Just like the unfortunate incident with Tom Lukiwski.

Peter had foot in mouth disease

We see in the gospel accounts that Peter is impulsive, outspoken, and if words were used to describe him we could imagine that he was pretty cocky. Throughout his journey on Jesus’ mission, we see Peter contradict, correct and even deny Jesus. He is somewhat petulant and always concerned about whether or not others will be receiving more than him. One of the most memorable blunders of Peter’s came more from his fear and lack of faith.

If we look at Peter's denial as just one instance of sin, we might say that Peter simply had a moment of weakness. Surely Jesus knew how difficult it is to face death. Surely he would not be surprised to see Peter fearing for his life. But if we consider this episode as part of a larger pattern, we might see it in a new light.

Earlier, Peter had rebuked Jesus for mentioning the cross-and received an even stronger rebuke himself (Matthew 16:21-23). Just one week later, at the transfiguration, Peter blurted out a proposal to keep Jesus, Moses, and Elijah on Mount Tabor, only to hear God tell him to listen to Jesus and not make his own suggestions (17:4-5). Then, when Jesus tried to wash his feet at the Last Supper, Peter tried to prevent him, but then turned around and said, "Lord, not my feet only but also my hands and my head!" (John 13:9). Finally, at Gethsemane, as Jesus was being arrested, Peter drew his sword and cut off the ear of one of the high priest's servants (18:10-11). John 21:15-22- Peter saying “what about him?”

Over and over again, Peter came face-to-face with his impetuous, rash nature, and every time he had to confront his inability to change. We don't know how many more situations like this Peter had to go through, but we do know he ultimately was transformed and chose to put his old nature to death and submit to God's wisdom instead.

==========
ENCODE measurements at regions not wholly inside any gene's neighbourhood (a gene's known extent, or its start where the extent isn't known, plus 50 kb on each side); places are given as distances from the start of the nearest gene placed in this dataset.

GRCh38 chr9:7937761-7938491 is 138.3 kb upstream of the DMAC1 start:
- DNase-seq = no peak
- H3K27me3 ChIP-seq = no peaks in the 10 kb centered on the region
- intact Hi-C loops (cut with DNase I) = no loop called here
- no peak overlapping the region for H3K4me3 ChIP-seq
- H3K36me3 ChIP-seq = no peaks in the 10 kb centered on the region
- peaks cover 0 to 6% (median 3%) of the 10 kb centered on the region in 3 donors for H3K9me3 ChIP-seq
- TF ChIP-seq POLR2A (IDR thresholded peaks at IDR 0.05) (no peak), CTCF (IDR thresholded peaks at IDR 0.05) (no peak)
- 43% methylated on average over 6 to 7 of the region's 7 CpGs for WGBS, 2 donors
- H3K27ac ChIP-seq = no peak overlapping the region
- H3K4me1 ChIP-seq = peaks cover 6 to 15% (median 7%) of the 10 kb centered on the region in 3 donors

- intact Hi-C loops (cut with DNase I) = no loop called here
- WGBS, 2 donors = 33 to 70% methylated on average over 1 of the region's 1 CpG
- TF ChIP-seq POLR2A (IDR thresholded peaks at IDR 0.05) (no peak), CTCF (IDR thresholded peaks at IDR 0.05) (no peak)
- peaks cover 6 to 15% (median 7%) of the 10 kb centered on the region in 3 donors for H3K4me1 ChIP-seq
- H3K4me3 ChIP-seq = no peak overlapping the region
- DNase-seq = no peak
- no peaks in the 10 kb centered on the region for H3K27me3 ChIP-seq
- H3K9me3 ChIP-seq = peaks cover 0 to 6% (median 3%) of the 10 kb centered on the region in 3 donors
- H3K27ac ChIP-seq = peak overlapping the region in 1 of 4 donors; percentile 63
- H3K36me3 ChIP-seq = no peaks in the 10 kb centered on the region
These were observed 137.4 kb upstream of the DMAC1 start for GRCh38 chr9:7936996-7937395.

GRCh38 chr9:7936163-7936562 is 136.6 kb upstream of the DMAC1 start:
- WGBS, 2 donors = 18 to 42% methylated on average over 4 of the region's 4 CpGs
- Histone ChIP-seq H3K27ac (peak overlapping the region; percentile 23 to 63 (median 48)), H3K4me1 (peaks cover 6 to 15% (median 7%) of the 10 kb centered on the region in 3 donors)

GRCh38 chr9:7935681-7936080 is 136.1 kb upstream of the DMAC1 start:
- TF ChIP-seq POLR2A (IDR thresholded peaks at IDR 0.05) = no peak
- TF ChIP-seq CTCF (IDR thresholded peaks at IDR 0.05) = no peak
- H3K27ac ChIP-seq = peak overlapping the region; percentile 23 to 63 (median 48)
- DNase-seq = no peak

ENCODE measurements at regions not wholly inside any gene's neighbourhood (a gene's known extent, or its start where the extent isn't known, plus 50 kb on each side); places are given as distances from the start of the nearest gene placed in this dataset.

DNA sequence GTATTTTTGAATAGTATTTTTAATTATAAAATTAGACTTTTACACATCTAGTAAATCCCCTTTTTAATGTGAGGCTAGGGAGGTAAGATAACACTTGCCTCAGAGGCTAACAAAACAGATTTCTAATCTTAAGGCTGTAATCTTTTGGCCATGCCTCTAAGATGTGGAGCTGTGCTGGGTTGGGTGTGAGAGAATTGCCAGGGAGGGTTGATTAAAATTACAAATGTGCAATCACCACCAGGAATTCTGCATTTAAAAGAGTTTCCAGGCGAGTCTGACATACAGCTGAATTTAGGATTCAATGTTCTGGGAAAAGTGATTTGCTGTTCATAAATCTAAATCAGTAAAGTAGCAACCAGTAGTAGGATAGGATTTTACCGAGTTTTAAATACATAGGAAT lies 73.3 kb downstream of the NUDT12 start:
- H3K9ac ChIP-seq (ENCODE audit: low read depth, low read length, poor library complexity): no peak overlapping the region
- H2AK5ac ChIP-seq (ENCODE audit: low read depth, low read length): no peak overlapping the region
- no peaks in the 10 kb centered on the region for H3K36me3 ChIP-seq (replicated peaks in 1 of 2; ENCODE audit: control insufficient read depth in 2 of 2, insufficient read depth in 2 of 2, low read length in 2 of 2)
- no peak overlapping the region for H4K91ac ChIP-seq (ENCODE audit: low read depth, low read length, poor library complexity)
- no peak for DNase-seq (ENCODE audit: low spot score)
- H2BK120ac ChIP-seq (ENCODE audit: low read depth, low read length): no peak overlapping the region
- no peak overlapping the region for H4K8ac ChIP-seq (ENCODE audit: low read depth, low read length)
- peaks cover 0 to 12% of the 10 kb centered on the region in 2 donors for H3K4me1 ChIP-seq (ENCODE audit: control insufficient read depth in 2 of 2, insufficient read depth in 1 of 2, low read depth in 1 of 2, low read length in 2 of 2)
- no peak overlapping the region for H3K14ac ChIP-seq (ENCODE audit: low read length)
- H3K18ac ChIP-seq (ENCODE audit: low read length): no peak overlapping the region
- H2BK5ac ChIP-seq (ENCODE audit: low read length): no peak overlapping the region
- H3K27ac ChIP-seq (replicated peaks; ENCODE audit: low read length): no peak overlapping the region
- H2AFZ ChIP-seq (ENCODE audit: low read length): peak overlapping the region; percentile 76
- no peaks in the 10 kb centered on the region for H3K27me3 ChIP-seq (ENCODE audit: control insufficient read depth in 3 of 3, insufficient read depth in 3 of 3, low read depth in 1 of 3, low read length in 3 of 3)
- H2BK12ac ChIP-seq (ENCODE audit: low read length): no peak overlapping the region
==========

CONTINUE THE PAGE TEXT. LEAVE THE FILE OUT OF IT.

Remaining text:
Throughout the history of the church God has shown that he can use rebels and sinners very powerfully.
Knuckleheads throughout the ages:

Augustine – Bishop of Hippo-St. Augustine in his “Confessions.” He is not afraid to confess his impetuousness, arrogance, lust, and rebellious lifestyle.

John Bunyan, famous writer of Pilgrims Progress, wrote of his knucklehead days in “Grace Abounding to the Chief of Sinners.” He was a wildman, drinker and womanizer he changed his heart and life to the grace of God.

St. Francis of Asissi- One biographer stated: In other respects an exquisite youth, he attracted to himself a whole retinue of young people addicted to evil and accustomed to vice."

St. Mary of Egypt (circa 344 - 421) ran away to the big city of Alexandria at the age of 12, entranced by the prospect of a life of fun and sin. "I did free of charge what gave me pleasure," she told St. Zosimas, whom she met at the end of her life, "and ... there is no mentionable or unmentionable depravity" she could not lay claim to. But this life ended in Jerusalem, where she experienced a miracle that turned her life around. What was it?

St. Ignatius Loyola -prideful, gambling, womanizing

St. Pelagia – 5th century - actress, stripper, promiscuous – became a monk they called her the “beardless monk”

John Newton – slave trader, writer of Amazing Grace.

And more recently: